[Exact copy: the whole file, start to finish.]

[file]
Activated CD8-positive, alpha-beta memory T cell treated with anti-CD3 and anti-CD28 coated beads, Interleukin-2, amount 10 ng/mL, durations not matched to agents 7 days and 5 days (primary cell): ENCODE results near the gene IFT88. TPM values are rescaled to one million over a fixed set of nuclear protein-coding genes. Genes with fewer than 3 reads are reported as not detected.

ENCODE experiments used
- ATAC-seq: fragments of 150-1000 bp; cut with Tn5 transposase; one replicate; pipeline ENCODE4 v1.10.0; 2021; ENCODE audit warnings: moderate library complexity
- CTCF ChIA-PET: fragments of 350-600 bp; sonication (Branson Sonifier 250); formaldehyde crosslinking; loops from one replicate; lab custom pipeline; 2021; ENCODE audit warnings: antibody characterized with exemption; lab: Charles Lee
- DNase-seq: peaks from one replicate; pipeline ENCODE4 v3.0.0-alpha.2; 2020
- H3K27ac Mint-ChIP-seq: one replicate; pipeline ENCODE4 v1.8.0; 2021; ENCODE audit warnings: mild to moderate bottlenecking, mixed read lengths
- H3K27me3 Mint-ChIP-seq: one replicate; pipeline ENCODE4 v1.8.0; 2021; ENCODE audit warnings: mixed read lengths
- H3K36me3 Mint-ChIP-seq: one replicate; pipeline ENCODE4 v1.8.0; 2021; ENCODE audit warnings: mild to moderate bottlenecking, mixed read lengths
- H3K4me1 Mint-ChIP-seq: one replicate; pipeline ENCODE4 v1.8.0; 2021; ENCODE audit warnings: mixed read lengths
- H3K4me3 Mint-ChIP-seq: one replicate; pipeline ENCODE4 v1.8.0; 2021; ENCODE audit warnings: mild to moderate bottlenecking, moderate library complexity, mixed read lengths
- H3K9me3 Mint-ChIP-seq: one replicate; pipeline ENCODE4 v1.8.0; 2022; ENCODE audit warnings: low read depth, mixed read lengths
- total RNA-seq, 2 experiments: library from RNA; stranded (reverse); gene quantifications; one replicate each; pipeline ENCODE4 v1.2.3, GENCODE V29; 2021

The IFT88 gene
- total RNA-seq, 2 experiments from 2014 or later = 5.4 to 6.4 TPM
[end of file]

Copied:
Activated CD8-positive, alpha-beta memory T cell treated with anti-CD3 and anti-CD28 coated beads, Interleukin-2, amount 10 ng/mL, durations not matched to agents 7 days and 5 days (primary cell): ENCODE results near the gene IFT88. TPM values are rescaled to one million over a fixed set of nuclear protein-coding genes. Genes with fewer than 3 reads are reported as not detected.

ENCODE experiments used
- ATAC-seq: fragments of 150-1000 bp; cut with Tn5 transposase; one replicate; pipeline ENCODE4 v1.10.0; 2021; ENCODE audit warnings: moderate library complexity
- CTCF ChIA-PET: fragments of 350-600 bp; sonication (Branson Sonifier 250); formaldehyde crosslinking; loops from one replicate; lab custom pipeline; 2021; ENCODE audit warnings: antibody characterized with exemption; lab: Charles Lee
- DNase-seq: peaks from one replicate; pipeline ENCODE4 v3.0.0-alpha.2; 2020
- H3K27ac Mint-ChIP-seq: one replicate; pipeline ENCODE4 v1.8.0; 2021; ENCODE audit warnings: mild to moderate bottlenecking, mixed read lengths
- H3K27me3 Mint-ChIP-seq: one replicate; pipeline ENCODE4 v1.8.0; 2021; ENCODE audit warnings: mixed read lengths
- H3K36me3 Mint-ChIP-seq: one replicate; pipeline ENCODE4 v1.8.0; 2021; ENCODE audit warnings: mild to moderate bottlenecking, mixed read lengths
- H3K4me1 Mint-ChIP-seq: one replicate; pipeline ENCODE4 v1.8.0; 2021; ENCODE audit warnings: mixed read lengths
- H3K4me3 Mint-ChIP-seq: one replicate; pipeline ENCODE4 v1.8.0; 2021; ENCODE audit warnings: mild to moderate bottlenecking, moderate library complexity, mixed read lengths
- H3K9me3 Mint-ChIP-seq: one replicate; pipeline ENCODE4 v1.8.0; 2022; ENCODE audit warnings: low read depth, mixed read lengths
- total RNA-seq, 2 experiments: library from RNA; stranded (reverse); gene quantifications; one replicate each; pipeline ENCODE4 v1.2.3, GENCODE V29; 2021

The IFT88 gene
- total RNA-seq, 2 experiments from 2014 or later = 5.4 to 6.4 TPM